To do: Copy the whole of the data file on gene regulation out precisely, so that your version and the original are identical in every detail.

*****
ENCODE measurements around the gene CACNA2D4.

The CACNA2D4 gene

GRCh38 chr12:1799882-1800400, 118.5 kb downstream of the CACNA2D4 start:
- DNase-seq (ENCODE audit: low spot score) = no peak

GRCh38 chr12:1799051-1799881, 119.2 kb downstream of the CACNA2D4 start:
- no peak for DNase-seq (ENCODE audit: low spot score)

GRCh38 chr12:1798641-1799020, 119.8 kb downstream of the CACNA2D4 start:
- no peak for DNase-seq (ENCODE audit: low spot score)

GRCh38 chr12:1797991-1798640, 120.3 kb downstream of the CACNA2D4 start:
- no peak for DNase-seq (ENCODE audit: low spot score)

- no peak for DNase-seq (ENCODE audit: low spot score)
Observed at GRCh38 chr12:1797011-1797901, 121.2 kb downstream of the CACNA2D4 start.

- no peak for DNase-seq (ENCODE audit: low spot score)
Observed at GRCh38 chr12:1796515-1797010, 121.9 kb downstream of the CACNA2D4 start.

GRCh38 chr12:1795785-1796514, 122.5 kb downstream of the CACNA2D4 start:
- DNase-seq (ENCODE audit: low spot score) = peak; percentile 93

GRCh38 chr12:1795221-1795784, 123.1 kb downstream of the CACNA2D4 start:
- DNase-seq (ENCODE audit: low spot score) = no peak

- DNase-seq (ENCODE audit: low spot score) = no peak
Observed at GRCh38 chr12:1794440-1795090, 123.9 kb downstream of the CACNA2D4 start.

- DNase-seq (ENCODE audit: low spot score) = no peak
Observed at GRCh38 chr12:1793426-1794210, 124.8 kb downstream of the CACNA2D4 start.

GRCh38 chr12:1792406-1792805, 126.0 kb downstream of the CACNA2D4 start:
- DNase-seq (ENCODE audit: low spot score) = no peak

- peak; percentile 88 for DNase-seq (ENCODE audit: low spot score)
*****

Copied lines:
ENCODE measurements around the gene CACNA2D4.

The CACNA2D4 gene

GRCh38 chr12:1799882-1800400, 118.5 kb downstream of the CACNA2D4 start:
- DNase-seq (ENCODE audit: low spot score) = no peak

GRCh38 chr12:1799051-1799881, 119.2 kb downstream of the CACNA2D4 start:
- no peak for DNase-seq (ENCODE audit: low spot score)

GRCh38 chr12:1798641-1799020, 119.8 kb downstream of the CACNA2D4 start:
- no peak for DNase-seq (ENCODE audit: low spot score)

GRCh38 chr12:1797991-1798640, 120.3 kb downstream of the CACNA2D4 start:
- no peak for DNase-seq (ENCODE audit: low spot score)

- no peak for DNase-seq (ENCODE audit: low spot score)
Observed at GRCh38 chr12:1797011-1797901, 121.2 kb downstream of the CACNA2D4 start.

- no peak for DNase-seq (ENCODE audit: low spot score)
Observed at GRCh38 chr12:1796515-1797010, 121.9 kb downstream of the CACNA2D4 start.

GRCh38 chr12:1795785-1796514, 122.5 kb downstream of the CACNA2D4 start:
- DNase-seq (ENCODE audit: low spot score) = peak; percentile 93

GRCh38 chr12:1795221-1795784, 123.1 kb downstream of the CACNA2D4 start:
- DNase-seq (ENCODE audit: low spot score) = no peak

- DNase-seq (ENCODE audit: low spot score) = no peak
Observed at GRCh38 chr12:1794440-1795090, 123.9 kb downstream of the CACNA2D4 start.

- DNase-seq (ENCODE audit: low spot score) = no peak
Observed at GRCh38 chr12:1793426-1794210, 124.8 kb downstream of the CACNA2D4 start.

GRCh38 chr12:1792406-1792805, 126.0 kb downstream of the CACNA2D4 start:
- DNase-seq (ENCODE audit: low spot score) = no peak

- peak; percentile 88 for DNase-seq (ENCODE audit: low spot score)